DTN Before The Bell Grains

Grains in Holding Pattern

Elaine Kub
By  Elaine Kub , Contributing Analyst
(DTN photo by Greg Horstmeier)

Morning CME Globex Update:

A favorably large amount of new crop corn export sales business was shown in the weekly export sales report Friday morning, but the grain futures markets are likely to remain in quiet consolidation ranges. The August jobs report showed another 201,000 jobs and unemployment steady at 3.9 percent.

Other Markets:

Dow Jones: Lower
U.S. Dollar Index: Higher
Gold: Lower
Crude Oil: Higher

Corn:

The weekly export sales report released Friday morning showed the 2017/18 row crop marketing year ended with a whimper (30,100 metric tons of corn sold and 600 metric tons of soybeans sold in the week leading up to August 30), but corn futures prices were unphased. The new crop 2018/19 sales data was much better -- 1,032,900 metric tons of corn sales, including steady business from Mexico. The Delta and the Eastern Corn Belt are bracing for continued heavy rain and local flooding in the next couple of days, which is extremely unhelpful for grain and silage harvest. A drier pattern is expected to follow next week, and the large 2018 corn harvest is expected to proceed eventually. The DTN National Corn Index, an average of cash bids around the country, was $3.23 per bushel Thursday, with nearby cash corn bids growing weaker, on average, to 44 cents under the December futures contract.

Soybeans:

So far during Friday's trade, the November soybean contract has kept quietly inside the narrow 8-cent trading range where it was trapped Thursday. This week's sideways consolidation leaves the chart only 10 cents above July's low, and although buyers have supported the market here and all the bearish considerations are already well known, including a poor trading relationship with China and large new crop supplies expected to be harvested soon, there aren't any sources of positive news to turn the trend upward, either. The frontrunner for Brazil's upcoming presidential election was stabbed during a rally Thursday, and currency trading has been understandably volatile Friday, with the real pulling 4 percent above its recent low. In the U.S., this week's export sales report was neutral for soybeans, showing 672,600 metric tons of 2018/19 soybean sales. Futures trading volumes have been relatively light in recent sessions, but the activity has tended toward the slow building of net bullish open interest as bargain hunters judge the most likely direction for $8 beans to move is upward. Nearby futures spreads are as wide (bearish) as ever. The DTN National Soybean Index was $7.41 Thursday, with the national average basis bid steady at a terribly weak 98 cents under the November futures contract.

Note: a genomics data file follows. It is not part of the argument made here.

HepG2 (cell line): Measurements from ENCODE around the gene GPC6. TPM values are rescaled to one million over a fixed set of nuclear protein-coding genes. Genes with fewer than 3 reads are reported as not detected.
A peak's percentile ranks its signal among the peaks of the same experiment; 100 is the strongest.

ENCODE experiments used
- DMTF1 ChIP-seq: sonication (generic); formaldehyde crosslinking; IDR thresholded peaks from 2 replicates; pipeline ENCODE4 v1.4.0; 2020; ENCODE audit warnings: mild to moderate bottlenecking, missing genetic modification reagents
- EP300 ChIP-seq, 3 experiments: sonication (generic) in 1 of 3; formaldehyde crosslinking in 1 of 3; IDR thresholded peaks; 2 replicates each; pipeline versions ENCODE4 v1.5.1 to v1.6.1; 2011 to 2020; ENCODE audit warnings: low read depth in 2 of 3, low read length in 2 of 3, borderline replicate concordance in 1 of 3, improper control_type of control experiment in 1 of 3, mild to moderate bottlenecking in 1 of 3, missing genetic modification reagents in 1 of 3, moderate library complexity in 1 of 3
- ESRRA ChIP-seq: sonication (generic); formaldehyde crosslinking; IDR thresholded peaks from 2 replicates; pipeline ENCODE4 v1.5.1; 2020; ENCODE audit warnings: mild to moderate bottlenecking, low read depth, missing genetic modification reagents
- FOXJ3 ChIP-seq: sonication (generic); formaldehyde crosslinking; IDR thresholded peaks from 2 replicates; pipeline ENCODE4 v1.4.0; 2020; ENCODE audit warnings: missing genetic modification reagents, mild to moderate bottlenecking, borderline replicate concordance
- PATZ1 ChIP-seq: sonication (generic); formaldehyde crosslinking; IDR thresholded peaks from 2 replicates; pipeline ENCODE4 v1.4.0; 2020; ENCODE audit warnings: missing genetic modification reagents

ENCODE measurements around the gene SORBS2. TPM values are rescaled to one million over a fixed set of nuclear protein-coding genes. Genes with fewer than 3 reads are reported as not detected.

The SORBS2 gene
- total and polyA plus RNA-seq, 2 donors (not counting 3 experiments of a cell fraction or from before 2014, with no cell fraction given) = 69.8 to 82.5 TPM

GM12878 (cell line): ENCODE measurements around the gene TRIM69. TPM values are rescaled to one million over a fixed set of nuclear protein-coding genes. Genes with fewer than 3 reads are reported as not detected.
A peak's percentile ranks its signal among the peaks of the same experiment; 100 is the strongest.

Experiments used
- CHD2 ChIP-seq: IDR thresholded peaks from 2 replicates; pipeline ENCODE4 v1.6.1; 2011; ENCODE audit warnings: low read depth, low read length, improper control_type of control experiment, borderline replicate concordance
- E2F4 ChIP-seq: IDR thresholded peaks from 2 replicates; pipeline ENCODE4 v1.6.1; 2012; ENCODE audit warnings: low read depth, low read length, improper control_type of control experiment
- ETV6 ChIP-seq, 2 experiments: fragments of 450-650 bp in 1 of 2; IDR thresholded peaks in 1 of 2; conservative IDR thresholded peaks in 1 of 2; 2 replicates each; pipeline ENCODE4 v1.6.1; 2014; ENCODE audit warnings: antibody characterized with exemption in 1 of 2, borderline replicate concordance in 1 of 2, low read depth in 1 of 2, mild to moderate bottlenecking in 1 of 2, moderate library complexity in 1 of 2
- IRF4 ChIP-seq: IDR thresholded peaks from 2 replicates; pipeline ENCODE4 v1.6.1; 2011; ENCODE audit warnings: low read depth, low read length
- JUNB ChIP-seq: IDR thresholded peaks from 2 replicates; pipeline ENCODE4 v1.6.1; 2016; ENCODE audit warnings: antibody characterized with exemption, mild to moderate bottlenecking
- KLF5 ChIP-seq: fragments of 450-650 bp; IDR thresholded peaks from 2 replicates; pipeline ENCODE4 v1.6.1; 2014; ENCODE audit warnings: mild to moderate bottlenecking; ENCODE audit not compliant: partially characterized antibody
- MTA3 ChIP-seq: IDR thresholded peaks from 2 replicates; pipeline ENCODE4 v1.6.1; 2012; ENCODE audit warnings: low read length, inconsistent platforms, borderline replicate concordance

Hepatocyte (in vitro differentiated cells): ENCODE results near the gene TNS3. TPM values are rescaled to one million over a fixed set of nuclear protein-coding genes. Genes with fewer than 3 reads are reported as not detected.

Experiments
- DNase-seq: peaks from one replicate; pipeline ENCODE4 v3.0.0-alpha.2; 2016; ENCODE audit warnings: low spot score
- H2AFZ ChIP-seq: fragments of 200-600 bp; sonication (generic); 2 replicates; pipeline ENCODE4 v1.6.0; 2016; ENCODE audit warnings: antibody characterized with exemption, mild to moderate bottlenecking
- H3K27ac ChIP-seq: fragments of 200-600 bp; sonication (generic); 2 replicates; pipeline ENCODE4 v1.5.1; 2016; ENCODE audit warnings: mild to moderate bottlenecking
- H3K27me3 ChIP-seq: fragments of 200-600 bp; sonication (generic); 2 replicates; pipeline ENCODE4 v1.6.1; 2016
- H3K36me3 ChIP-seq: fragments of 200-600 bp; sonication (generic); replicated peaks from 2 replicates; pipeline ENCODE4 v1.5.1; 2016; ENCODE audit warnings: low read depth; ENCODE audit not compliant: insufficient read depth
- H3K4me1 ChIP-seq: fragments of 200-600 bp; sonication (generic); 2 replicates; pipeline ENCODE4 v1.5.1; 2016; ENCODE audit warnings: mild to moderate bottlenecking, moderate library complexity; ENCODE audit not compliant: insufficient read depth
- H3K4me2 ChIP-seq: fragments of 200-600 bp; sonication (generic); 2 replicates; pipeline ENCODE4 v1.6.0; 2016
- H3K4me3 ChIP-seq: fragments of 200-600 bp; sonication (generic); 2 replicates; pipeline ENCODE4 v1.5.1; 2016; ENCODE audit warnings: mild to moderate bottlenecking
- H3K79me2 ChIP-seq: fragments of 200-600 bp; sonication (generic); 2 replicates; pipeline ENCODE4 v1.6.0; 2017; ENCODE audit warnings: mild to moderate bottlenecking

Wheat:

After dropping 9 cents in the previous session, wheat futures are lightly lower Friday morning alongside corn and soybeans, and the entire sector's slump is in line with the sagging stock market and crude oil market this week. However, there will be a monthly round of USDA World Agricultural Supply and Demand estimates coming up next Wednesday (September 12), and grain futures could attract growing volumes of trade during coming sessions. The weekly export sales report was bearish for wheat, with only 379,800 metric tons of sales documented. DTN's collected SRW Index was $4.64 Thursday, (average basis weaker at 50 cents under the December Chicago futures contract); the HRW Index was $4.75 (42 cents under the December KC contract); the Spring Wheat Index was $5.08 (63 cents under the December Minneapolis contract).

Elaine Kub can be reached at elaine@masteringthegrainmarkets.com

FollowElaine on Twitter @elainekub

(KR)

Elaine Kub